Apple Music Is Having Zero Impact on Spotify, Pandora, and YouTube…

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Apple Music launched on June 30th.  It’s almost like it didn’t happen.

(1) Spotify App Downloads, App Store/iPhone.

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(2) Pandora App Downloads, App Store/iPhone.

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(3) YouTube App Downloads, App Store/iPhone.

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Image by Jeremiah John McBride, licensed under Creative Commons 2.0 Generic (CC by 2.o).

20 Responses

  1. DavidB

    Presumably, people don’t get the Apple Music app from the iOS App Store (I certainly didn’t), so all this shows is that *among the competitors to Apple Music*, Spotify, Pandora and YouTube have retained their ranking. Which is not earthshaking news.

    Reply
    • Paul Resnikoff
      Paul Resnikoff

      That’s correct, though the far more important line is the blue one, which shows overall rankings. Apps are incredibly competitive, and blue line tracks the overall marketplace. There doesn’t seem to be any real decline in demand outside of normal variation (1-3 slots, up or down).

      I may take out the red line to remove this distraction.

      Reply
    • Pandora pays too much

      Here are some other facts:

      Pandora users still spend more time streaming music on Pandora each month than all U.S. YouTube users spend streaming all YouTube videos (music and non-music combined) each month. That stat is for U.S. usage only, so it is an Apples-to-Apples comparison. All other sources of music streaming combined stream about 25% of what Pandora streams each month. You can dog Pandora all you want, but U.S. users still love it.

      On mobile, U.S. users (there are about 80 million of them) continue to spend more time on Pandora than on any other music app (approximately 1.76 BILLION hours/mo). Pandora generates more revenue per hour of use than any other free music app (they have grown from $0.02 per hour to $0.046 per hour in two years). And Pandora has 1,746 passionate employees who are dedicated to making the music industry a better place for everybody. Here is a telling stat: who has more sales people, Pandora, or all of the major labels combined?

      Pandora has paid more to labels and artists than any other free streaming music provider-by a long shot. Pandora is growing the pie, and unlike many new services, more of that pie is going to more artists than ever. That too is a fact.

      Reply
      • FarePlay

        Is this another misguided memo from Tim Westergren? Or a comment from a songwriter who just got a check for $6.66.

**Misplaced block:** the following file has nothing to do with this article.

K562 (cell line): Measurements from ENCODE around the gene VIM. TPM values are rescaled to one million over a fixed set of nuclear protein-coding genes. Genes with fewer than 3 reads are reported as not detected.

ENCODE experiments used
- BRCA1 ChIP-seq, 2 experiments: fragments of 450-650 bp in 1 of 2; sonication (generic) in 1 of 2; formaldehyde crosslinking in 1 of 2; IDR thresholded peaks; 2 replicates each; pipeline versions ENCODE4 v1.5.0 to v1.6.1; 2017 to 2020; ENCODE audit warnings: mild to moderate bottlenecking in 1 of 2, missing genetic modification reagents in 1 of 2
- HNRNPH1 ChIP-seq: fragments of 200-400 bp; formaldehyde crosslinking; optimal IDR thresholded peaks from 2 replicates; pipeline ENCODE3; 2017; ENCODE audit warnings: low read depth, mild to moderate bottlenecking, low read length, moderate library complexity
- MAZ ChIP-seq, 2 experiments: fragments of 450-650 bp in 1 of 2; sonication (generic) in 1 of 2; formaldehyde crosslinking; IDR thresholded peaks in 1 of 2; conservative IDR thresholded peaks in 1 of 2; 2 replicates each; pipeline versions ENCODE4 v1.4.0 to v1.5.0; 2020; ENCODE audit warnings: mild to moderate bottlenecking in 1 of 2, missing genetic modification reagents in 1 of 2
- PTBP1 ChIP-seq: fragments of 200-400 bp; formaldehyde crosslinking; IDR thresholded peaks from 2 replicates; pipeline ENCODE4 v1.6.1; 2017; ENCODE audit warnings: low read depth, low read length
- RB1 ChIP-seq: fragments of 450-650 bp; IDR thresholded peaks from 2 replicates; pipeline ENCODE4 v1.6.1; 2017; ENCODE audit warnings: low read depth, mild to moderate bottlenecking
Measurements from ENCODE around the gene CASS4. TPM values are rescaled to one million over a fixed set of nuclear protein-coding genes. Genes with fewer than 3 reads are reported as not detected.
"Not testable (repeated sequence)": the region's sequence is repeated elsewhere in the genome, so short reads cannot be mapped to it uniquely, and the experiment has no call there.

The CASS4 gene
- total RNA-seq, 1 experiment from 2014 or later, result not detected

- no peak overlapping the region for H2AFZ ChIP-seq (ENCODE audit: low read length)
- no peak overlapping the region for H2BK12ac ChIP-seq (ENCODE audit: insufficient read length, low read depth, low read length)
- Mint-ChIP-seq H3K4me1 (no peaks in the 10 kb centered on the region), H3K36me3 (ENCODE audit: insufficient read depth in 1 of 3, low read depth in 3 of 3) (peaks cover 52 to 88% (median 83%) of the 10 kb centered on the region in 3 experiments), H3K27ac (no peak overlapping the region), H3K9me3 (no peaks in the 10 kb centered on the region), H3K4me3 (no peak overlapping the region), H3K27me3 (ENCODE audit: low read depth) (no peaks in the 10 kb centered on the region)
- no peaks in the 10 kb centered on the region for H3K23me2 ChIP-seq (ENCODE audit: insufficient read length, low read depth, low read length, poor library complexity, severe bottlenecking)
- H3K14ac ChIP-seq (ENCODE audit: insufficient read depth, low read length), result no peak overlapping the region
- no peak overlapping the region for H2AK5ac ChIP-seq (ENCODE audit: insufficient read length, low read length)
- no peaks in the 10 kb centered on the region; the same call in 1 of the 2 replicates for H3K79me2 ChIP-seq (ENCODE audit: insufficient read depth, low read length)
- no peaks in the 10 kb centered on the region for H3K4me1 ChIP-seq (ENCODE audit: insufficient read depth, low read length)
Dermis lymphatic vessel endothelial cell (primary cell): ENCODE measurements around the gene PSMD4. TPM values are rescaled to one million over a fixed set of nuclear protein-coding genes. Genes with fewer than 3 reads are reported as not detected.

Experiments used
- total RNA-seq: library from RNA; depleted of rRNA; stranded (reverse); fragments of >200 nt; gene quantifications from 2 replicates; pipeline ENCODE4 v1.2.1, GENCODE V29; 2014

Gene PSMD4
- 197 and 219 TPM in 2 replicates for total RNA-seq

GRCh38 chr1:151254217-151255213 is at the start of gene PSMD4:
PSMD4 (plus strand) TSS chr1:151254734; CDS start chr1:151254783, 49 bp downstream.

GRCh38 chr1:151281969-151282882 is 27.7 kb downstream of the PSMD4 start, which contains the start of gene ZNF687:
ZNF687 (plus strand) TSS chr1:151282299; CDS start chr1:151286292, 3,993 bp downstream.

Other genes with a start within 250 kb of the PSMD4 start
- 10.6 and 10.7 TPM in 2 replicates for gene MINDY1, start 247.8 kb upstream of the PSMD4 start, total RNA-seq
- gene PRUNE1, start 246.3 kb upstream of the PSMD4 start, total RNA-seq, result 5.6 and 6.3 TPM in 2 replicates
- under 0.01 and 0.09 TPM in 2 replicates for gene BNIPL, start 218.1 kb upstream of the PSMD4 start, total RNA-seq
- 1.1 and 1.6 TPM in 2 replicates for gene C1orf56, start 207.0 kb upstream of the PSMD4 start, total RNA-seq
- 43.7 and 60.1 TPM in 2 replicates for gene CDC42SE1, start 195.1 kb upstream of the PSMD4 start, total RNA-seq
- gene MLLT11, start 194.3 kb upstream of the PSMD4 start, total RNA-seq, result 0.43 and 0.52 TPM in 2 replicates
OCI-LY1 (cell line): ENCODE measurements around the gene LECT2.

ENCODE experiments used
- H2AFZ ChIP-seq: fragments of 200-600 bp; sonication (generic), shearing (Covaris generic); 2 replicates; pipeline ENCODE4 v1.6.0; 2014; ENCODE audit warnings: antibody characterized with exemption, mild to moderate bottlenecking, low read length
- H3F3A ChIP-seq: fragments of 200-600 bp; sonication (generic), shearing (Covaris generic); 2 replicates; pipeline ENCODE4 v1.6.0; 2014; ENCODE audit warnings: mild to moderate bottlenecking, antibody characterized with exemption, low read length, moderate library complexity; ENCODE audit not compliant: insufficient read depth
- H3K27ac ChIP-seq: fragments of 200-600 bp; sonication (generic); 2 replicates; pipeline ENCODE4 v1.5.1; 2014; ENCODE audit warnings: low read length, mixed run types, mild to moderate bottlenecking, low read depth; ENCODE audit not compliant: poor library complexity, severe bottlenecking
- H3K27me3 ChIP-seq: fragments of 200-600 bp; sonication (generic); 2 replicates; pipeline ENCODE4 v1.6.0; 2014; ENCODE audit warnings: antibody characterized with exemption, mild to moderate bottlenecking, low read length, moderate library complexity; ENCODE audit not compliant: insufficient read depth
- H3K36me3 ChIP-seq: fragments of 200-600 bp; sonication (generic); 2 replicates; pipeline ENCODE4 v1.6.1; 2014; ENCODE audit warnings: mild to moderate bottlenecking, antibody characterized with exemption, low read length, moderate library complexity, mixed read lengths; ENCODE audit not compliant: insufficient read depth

Or perhaps a brief from their legal department about their next attempt to lower payouts? Whatever the circumstance it feels contrived.

        Reply
        • Stine

          Agreed, FarePlay. And it’s worth keeping in mind that regardless of any money Pandora pays artists, they’ve repeatedly tried not to pay artists. They’ve repeatedly tried to pass legislation that would prevent them from having to pay artists anything, and they’ve said, countless times, that they shouldn’t have to pay artists anything. Westergren and his cronies can back peddle all they like but they’re still an awful company, and one artists should run from.
          As for Apple Music, I have little interest in what apps are being downloaded. I care about what actual listeners are using and which companies want to work with artists moving forward to create something better.
          Spotify has always felt clunky and awkward to me and I expected the same from Apple Music. I’m quite happy to have been proven wrong and will be very happy to give them the $9.99 a month Spotify never felt deserving of.

          Reply
          • Pandora pays too much

            Stine, You are under-educated or a liar. Pandora has NEVER advocated to pay no royalties. Nor have they operated a day without paying royalties. It is terrestrial radio that pays no royalties. If terrestrial radio paid the same royalties Pandora pays, the same way Pandora pays them, there would be $12 billion of royalties paid in 2015 with almost half of that amount bypassing labels and being paid DIRECTLY to artists via SoundExchange. It’s strange that you spend any effort criticizing Pandora, and no effort on getting Radio to pay or your label to take less. The latter two are where you will find the real money.